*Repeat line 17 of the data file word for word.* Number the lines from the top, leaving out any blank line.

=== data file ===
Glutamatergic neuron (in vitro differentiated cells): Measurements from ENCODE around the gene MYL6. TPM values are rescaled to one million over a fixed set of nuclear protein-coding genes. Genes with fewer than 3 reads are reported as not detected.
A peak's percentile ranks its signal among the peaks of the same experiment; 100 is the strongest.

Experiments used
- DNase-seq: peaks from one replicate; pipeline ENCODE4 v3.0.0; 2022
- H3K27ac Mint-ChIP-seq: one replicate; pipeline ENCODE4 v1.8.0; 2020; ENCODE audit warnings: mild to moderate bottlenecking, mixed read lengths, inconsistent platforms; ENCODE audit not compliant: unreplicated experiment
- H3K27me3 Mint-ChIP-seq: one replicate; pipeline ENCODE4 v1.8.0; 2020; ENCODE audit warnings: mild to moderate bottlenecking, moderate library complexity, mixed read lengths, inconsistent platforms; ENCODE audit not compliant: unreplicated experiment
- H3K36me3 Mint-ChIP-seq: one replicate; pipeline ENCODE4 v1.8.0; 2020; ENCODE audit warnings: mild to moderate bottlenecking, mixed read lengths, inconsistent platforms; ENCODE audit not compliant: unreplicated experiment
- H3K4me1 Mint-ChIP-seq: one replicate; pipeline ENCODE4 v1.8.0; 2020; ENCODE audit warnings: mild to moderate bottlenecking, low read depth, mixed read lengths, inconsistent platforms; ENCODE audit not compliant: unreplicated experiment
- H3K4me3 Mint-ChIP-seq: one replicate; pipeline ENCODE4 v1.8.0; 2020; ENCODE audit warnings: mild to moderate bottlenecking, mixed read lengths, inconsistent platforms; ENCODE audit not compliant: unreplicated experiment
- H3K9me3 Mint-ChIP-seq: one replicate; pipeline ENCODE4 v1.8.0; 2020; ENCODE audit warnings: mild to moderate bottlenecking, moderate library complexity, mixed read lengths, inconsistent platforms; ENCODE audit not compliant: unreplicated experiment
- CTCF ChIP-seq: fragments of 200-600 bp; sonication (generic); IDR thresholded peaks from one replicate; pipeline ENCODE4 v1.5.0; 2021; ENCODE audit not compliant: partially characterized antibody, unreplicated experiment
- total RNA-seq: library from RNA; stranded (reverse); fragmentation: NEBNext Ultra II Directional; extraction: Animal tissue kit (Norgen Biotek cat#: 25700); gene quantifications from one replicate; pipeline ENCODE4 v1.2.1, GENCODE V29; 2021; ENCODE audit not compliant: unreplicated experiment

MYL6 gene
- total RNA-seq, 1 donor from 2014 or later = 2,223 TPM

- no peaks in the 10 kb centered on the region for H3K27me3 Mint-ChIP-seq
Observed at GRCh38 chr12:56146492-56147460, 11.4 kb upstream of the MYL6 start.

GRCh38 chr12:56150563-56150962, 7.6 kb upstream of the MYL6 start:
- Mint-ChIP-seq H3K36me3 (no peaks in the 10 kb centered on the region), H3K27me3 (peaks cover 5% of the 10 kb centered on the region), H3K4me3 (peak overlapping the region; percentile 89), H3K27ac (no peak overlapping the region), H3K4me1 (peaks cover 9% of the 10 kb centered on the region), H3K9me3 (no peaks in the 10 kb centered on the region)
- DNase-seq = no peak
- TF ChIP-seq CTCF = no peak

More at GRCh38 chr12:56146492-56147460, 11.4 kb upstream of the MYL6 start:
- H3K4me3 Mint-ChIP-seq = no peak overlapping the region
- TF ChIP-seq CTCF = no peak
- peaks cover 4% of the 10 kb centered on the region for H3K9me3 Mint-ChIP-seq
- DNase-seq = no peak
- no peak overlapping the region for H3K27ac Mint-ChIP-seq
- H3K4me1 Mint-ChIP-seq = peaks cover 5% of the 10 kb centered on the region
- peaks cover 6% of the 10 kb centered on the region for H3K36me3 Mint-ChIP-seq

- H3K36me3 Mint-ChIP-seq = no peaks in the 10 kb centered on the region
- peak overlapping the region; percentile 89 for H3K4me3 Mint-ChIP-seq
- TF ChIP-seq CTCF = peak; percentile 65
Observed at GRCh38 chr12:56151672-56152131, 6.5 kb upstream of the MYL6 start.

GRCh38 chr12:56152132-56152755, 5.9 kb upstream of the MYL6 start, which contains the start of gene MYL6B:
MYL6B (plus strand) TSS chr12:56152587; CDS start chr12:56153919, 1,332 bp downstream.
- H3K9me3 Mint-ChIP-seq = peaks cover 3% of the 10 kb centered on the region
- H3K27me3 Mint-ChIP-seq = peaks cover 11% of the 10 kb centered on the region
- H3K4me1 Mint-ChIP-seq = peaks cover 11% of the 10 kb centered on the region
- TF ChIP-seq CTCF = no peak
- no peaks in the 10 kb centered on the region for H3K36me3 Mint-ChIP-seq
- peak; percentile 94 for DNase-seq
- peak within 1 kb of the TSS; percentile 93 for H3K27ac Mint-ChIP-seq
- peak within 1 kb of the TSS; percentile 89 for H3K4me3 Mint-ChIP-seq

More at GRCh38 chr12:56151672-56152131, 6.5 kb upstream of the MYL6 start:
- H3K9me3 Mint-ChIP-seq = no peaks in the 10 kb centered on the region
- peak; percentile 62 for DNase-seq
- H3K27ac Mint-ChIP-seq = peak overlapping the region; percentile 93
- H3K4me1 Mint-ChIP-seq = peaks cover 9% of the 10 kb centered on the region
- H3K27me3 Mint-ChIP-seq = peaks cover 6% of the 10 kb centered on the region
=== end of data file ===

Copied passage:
GRCh38 chr12:56150563-56150962, 7.6 kb upstream of the MYL6 start: